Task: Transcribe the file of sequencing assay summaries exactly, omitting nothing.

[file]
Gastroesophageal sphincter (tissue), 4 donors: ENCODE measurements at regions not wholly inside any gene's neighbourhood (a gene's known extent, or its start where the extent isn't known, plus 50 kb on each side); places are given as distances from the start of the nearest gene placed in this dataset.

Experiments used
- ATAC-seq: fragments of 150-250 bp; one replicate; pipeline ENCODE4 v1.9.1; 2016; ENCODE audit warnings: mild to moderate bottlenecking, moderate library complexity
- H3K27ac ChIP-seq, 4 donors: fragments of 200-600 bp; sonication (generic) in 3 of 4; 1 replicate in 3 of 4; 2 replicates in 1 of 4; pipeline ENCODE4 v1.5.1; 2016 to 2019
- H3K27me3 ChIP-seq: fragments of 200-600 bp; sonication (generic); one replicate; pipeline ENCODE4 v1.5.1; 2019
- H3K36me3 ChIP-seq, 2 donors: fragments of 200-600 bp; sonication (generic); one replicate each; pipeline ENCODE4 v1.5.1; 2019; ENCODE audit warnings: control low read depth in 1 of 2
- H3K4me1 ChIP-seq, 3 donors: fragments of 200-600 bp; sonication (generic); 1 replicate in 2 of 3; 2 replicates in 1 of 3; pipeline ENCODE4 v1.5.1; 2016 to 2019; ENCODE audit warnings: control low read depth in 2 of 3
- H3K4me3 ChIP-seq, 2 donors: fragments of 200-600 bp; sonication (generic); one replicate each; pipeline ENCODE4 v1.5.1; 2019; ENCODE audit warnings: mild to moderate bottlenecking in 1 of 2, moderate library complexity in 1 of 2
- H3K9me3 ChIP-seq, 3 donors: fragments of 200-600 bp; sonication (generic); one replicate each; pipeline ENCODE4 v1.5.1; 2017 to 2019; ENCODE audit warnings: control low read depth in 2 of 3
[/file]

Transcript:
Gastroesophageal sphincter (tissue), 4 donors: ENCODE measurements at regions not wholly inside any gene's neighbourhood (a gene's known extent, or its start where the extent isn't known, plus 50 kb on each side); places are given as distances from the start of the nearest gene placed in this dataset.

Experiments used
- ATAC-seq: fragments of 150-250 bp; one replicate; pipeline ENCODE4 v1.9.1; 2016; ENCODE audit warnings: mild to moderate bottlenecking, moderate library complexity
- H3K27ac ChIP-seq, 4 donors: fragments of 200-600 bp; sonication (generic) in 3 of 4; 1 replicate in 3 of 4; 2 replicates in 1 of 4; pipeline ENCODE4 v1.5.1; 2016 to 2019
- H3K27me3 ChIP-seq: fragments of 200-600 bp; sonication (generic); one replicate; pipeline ENCODE4 v1.5.1; 2019
- H3K36me3 ChIP-seq, 2 donors: fragments of 200-600 bp; sonication (generic); one replicate each; pipeline ENCODE4 v1.5.1; 2019; ENCODE audit warnings: control low read depth in 1 of 2
- H3K4me1 ChIP-seq, 3 donors: fragments of 200-600 bp; sonication (generic); 1 replicate in 2 of 3; 2 replicates in 1 of 3; pipeline ENCODE4 v1.5.1; 2016 to 2019; ENCODE audit warnings: control low read depth in 2 of 3
- H3K4me3 ChIP-seq, 2 donors: fragments of 200-600 bp; sonication (generic); one replicate each; pipeline ENCODE4 v1.5.1; 2019; ENCODE audit warnings: mild to moderate bottlenecking in 1 of 2, moderate library complexity in 1 of 2
- H3K9me3 ChIP-seq, 3 donors: fragments of 200-600 bp; sonication (generic); one replicate each; pipeline ENCODE4 v1.5.1; 2017 to 2019; ENCODE audit warnings: control low read depth in 2 of 3